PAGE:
17 October 2018
Vaccination is one of the major success stories of modern medicine, greatly reducing the incidence of infectious diseases such as measles, and eradicating others, such as smallpox. Conventional vaccine approaches have not been as effective against rapidly evolving pathogens like influenza or emerging disease threats such as the Ebola or Zika viruses. RNA based vaccines could have an impact in these areas due to their shorter manufacturing times and greater effectiveness. Beyond infectious diseases, RNA vaccines have potential as novel therapeutic options for major diseases such as cancer.
Conventional vaccines usually contain inactivated disease-causing organisms or proteins made by the pathogen (antigens), which work by mimicking the infectious agent. They stimulate the body’s immune response, so it is primed to respond more rapidly and effectively if exposed to the infectious agent in the future.
RNA vaccines use a different approach that takes advantage of the process that cells use to make proteins: cells use DNA as the template to make messenger RNA (mRNA) molecules, which are then translated to build proteins. An RNA vaccine consists of an mRNA strand that codes for a disease-specific antigen. Once the mRNA strand in the vaccine is inside the body’s cells, the cells use the genetic information to produce the antigen. This antigen is then displayed on the cell surface, where it is recognised by the immune system.
A major advantage of RNA vaccines is that RNA can be produced in the laboratory from a DNA template using readily available materials, less expensively and faster than conventional vaccine production, which can require the use of chicken eggs or other mammalian cells.
RNA vaccines can be delivered using a number of methods: via needle-syringe injections or needle-free into the skin; via injection into the blood, muscle, lymph node or directly into organs; or via a nasal spray. The optimal route for vaccine delivery is not yet known. The exact manufacturing and delivery process of RNA vaccines can vary depending on the type.
The simplest type of RNA vaccine, an mRNA strand is packaged and delivered to the body, where it is taken up by the body’s cells to make the antigen.
In vivo self-replicating mRNA
The pathogen-mRNA strand is packaged with additional RNA strands that ensure it will be copied once the vaccine is inside a cell. This means that greater quantities of the antigen are made from a smaller amount of vaccine, helping to ensure a more robust immune response.
In vitro dendritic cell non-replicating mRNA vaccine
Dendritic cells are immune cells that can present antigens on their cell surface to other types of immune cells to help stimulate an immune response. These cells are extracted from the patient’s blood, transfected with the RNA vaccine, then given back to the patient to stimulate an immune reaction.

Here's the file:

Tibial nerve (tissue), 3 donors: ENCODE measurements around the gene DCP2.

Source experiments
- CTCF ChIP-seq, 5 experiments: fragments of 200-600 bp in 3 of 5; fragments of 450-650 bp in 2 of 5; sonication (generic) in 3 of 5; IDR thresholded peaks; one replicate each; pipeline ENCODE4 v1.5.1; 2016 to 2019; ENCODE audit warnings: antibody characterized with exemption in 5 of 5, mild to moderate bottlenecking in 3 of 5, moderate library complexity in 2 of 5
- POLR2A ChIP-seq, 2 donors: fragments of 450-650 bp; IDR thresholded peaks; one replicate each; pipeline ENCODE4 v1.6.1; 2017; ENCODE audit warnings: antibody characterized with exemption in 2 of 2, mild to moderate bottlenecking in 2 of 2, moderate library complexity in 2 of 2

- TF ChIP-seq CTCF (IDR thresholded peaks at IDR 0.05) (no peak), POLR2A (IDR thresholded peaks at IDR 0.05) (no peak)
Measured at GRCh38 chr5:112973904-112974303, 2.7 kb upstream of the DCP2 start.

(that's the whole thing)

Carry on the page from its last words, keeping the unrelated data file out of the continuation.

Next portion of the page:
Benefits of mRNA vaccines over conventional approaches are1:
The methods to make mRNA vaccines can be very effective. However, there are technical challenges to overcome to ensure these vaccines work appropriately:
The most active areas of research into RNA vaccines are infectious diseases and cancer where there is research ongoing as well as early-stage clinical trials. Work into the use of RNA vaccines to treat allergy is still at the early research stage2.
Researchers using conventional approaches have struggled to develop effective vaccines against a number of pathogens, particularly viruses, that cause both acute (Influenza, Ebola, Zika) and chronic (HIV-1, herpes simplex virus) infection. RNA vaccines are being explored as a way to more rapidly and cheaply produce vaccines for these diseases, particularly in response to emerging outbreaks. Clinical trials have been carried out or are ongoing on mRNA vaccines for influenza, cytomegalovirus, HIV-1, rabies and Zika virus.
Case study: A recent study3 explored the use of programmable self-replicating RNA vaccines, delivered in a nanoparticle, for a range of infectious diseases including Ebola virus, H1N1 Influenza and Toxoplasma gondii, which were effective in mice. These vaccines can be manufactured in approximately one week and made against a range of diseases, demonstrating potential terms of swift response to disease outbreaks.
Cancer vaccines are a form of immunotherapy, where the vaccine triggers the immune system into targeting the cancer. Both dendritic cell vaccines and personalised cancer vaccines, where the RNA sequence in the vaccine is designed to code for cancer-specific antigens, are being explored. Over 50 clinical trials are listed on clinicaltrials.gov for RNA vaccines in a number of cancers, including blood cancers, melanoma, glioblastoma (brain cancer) and prostate cancer.
Case study: Researchers sequenced the genomes of tumours from patients with melanoma. They made RNAs coding for mutant proteins, specific to the patients’ cancers, that could generate an immune response and made these into patient-specific vaccines. Eight out of thirteen people vaccinated stayed tumour free up to two years later4
There are a number of companies and initiatives with an interest in RNA vaccines including the Merit Consortium, which is a European initiative to develop cancer vaccines, while UniVax is a research collaboration to develop a universal influenza vaccine. Companies such as Moderna Therapeutics, CureVac and BioNTech, are involved in phase I trials of RNA vaccines in cancer and infectious disease. These companies are also exploring the broader use of RNA therapeutics for diseases where important proteins are missing or defective and mRNA treatments could be used to express a functional copy of the protein.